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Yeah Yeah Yeahs

     Yeah Yeah Yeahs (Shifty, 2001; Touch & Go, 2002)
    Machine EP (Touch and Go, 2002)
      Fever to Tell (Interscope, 2003)
     Show Your Bones (Interscope, 2006)
     Is Is EP (Interscope, 2007)
     It's Blitz! (Interscope, 2009)

Yeah Yeah Yeahs crawled out of filthy little New York clubs at the turn of the millennium with a divinely irreverent name and a scene-stealing frontwoman who transformed their jagged art punk into frenetic rock & roll theater. The trio's lo-fi first EP sounds like it was recorded in a tenement bathroom and provides the perfect backdrop for Karen O's arsenal of onstage antics (gargling microphones, spitting beer, grinning madly). Yeah Yeah Yeahs opens with the serrated shuffle of "Bang," featuring the triple punch of Karen O's desperate panting, guitarist Nick Zinner's raw riffing and the sweetly caustic zinger "As a fuck, son, you suck." The five-song set ranges from the throat-shredding blare of "Art Star" (the chorus consists of Karen O sticking the mike down her throat and approximating bloody murder) to the alt-rockabilly of "Mystery Girl" to the misfit love anthem "Our Time," an early indicator of the group's skill with heart-stopping ballads.

Fever to Tell, the band's first full-length and major-label debut, maintains the gritty urgency of their first EPs while growing their sound from a garage-y firebomb into a glitter-punk assault. "Date With the Night" is a seductive bit of deconstructed disco that rides drummer Brian Chase's slapped hi-hat, and Zinner's menacingly buzzing guitar drives the dancey "Y Control." The album mainly consists of live-wire guitar rock like the sexy kiss-off "Black Tongue," jittery "Pin," with Karen O dropping shrieked "uh-huh"s and "bomp bomp"s amid the dangerous riffs. But the record reached the masses thanks to ballad "Maps," where Zinner channels the Edge with echoey, single-note plucks, Chase lays down a syncopated swing and Karen bares her heart to a lover on the road: "Wait, they don't love you like I love you."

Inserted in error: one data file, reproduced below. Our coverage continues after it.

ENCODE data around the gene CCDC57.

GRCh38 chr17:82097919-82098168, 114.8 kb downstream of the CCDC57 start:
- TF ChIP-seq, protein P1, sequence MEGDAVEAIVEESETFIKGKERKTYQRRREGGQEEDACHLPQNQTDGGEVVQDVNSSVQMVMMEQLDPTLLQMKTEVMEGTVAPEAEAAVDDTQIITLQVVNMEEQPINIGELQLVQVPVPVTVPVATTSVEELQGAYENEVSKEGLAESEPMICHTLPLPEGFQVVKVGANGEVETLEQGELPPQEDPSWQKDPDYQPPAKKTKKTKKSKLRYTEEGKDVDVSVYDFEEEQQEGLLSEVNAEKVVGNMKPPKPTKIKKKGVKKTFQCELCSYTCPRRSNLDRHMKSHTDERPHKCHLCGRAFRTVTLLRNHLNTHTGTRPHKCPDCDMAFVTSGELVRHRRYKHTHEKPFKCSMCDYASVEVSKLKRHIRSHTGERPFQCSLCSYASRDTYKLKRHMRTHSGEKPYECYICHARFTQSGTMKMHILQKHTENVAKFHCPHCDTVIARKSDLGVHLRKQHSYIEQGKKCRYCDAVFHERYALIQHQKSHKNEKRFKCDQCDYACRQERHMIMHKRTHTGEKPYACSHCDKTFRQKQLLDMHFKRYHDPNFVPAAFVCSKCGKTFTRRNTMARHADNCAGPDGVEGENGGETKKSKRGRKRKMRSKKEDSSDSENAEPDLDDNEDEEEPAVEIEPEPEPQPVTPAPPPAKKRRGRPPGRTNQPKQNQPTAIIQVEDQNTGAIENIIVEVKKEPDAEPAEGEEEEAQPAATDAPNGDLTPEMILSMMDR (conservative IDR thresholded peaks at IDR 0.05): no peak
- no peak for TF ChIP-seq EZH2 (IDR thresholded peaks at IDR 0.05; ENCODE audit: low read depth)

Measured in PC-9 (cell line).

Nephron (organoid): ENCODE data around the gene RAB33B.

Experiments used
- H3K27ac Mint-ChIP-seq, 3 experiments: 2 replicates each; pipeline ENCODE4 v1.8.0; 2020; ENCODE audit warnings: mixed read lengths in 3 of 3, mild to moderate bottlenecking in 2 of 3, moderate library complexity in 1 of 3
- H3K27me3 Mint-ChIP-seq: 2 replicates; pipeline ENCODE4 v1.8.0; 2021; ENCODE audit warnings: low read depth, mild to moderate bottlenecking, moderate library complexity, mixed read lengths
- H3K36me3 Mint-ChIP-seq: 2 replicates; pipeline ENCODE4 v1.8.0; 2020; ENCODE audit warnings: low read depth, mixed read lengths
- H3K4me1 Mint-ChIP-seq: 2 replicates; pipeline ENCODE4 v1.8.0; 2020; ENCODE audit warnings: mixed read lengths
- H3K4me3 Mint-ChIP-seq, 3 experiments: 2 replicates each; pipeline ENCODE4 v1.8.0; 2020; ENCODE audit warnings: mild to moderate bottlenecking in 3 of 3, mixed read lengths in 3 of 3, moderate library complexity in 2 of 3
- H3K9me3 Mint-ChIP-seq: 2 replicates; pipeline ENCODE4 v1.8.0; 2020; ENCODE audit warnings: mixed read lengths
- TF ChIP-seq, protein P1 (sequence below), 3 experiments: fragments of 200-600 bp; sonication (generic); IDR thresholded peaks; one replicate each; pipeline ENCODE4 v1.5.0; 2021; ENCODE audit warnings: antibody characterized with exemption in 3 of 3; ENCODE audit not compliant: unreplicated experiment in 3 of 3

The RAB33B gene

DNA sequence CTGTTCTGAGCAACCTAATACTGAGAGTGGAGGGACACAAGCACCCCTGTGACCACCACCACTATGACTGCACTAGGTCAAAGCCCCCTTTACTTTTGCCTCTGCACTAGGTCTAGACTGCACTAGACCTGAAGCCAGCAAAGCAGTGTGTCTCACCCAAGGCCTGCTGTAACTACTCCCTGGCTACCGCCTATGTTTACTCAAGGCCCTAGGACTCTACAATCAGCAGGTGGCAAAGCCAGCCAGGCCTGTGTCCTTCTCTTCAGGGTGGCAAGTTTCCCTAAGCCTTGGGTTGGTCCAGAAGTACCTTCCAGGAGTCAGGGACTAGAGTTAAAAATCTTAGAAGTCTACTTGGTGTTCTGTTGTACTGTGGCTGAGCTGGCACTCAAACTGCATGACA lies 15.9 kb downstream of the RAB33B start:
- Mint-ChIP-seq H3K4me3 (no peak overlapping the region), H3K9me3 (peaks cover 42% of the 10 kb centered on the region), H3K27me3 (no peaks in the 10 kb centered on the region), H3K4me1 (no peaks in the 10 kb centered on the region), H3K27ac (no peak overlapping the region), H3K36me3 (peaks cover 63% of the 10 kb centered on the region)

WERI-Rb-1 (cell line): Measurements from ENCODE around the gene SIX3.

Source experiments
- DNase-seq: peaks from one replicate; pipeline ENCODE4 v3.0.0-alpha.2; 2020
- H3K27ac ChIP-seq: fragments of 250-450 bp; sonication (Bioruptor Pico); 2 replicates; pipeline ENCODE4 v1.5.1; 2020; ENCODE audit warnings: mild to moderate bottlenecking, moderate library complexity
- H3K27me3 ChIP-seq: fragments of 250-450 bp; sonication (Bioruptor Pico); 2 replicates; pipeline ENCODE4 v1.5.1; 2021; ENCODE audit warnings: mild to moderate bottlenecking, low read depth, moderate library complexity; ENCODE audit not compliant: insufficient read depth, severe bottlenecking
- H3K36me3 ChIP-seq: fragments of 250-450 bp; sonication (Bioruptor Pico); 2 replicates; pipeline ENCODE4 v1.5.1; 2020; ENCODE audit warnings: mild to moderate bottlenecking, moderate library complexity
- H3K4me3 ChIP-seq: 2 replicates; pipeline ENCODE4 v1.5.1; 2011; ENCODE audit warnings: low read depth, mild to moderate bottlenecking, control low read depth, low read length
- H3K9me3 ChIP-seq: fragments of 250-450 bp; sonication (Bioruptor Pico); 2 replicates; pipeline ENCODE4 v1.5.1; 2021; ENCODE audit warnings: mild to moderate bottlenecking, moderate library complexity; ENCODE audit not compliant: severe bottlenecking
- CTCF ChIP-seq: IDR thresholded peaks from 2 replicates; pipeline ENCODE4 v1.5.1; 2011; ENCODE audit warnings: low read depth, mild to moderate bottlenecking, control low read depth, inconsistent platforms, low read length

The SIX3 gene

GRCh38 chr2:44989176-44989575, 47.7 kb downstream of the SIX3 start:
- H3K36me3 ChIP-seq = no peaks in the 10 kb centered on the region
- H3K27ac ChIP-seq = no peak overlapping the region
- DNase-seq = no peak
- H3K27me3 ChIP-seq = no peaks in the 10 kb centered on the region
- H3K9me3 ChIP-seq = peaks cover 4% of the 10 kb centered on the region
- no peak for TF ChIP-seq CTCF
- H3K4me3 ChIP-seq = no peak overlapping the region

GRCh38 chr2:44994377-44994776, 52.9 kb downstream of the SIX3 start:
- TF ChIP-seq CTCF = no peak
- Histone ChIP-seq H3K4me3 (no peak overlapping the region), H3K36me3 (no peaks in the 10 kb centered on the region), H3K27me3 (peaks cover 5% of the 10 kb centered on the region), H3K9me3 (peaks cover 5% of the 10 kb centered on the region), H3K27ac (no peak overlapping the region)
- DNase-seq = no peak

Three years later, Yeah Yeah Yeahs brought in coproducer Sam Spiegel, a.k.a. Squeak E. Clean, for Show Your Bones, a more refined album that welcomes increasingly textured sounds and shifting tempos. Lyrically, the band betrays its growing pains: First single "Gold Lion" is a spiky acoustic march named after the advertising award Spiegel and Karen O won for an Adidas ad, and the singer muscles "Cheated Hearts" into a defiant demonstration of unbridled ego ("Sometimes I think that I'm bigger than the sound"). Rather than bare their teeth at the top of tracks, Yeah Yeah Yeahs prefer a slow-burning approach on Show Your Bones: On "The Sweets," lethargically strummed chords give way to a Pixies-like buildup that explodes into its crunchy final verse; "Warrior" begins with folky tambourine before Zinner's power chords yank it to its conclusion. Despite the album's taste for melodic songs built around acoustic guitars ("Way Out," "Turn Into"), a handful of tracks recall Fever to Tell's gutter-sludge riffing, especially the bratty, bouncy "Honey Bear" and pounding "Phenomena."

Before the release of their third disc, Yeah Yeah Yeahs turned out an EP of stellar tracks penned during tours for Fever to Tell. Is Is is short but searing, packing its 17 minutes with banshee bellows ("Rockers to Swallow"), grimy riffs ("Down Boy"), sweaty sexuality ("Kiss Kiss"), eerie drones ("Isis") and see-saw guitars ("10 x 10").

The stripped-back Is Is proved to be a glance in the rearview mirror, however: It's Blitz! delivers the trio's most ambitious sonic palate yet and provides their first bona fide dance-floor stunner, "Zero," which finds Karen O holding her own against pulsing synths and roiling guitar lines. Yeah Yeah Yeahs keep up the nouveau-disco on second single "Heads Will Roll," but the rest of the album stubbornly refuses to stick to any single aesthetic. "Dull Life" is a spunky foot-stomper, "Soft Shock" explores jumpy synth-pop and "Dragon Queen" conjures a TV on the Radio-worthy sideways groove. The band also tucks in a trio of unconventional ballads —"Skeletons," "Runaway" and "Hysteric"— on which a vulnerable Karen O. illustrates what it really means to show your bones.

Portions of this album guide appeared in The New Rolling Stone Album Guide (Fireside, 2004).

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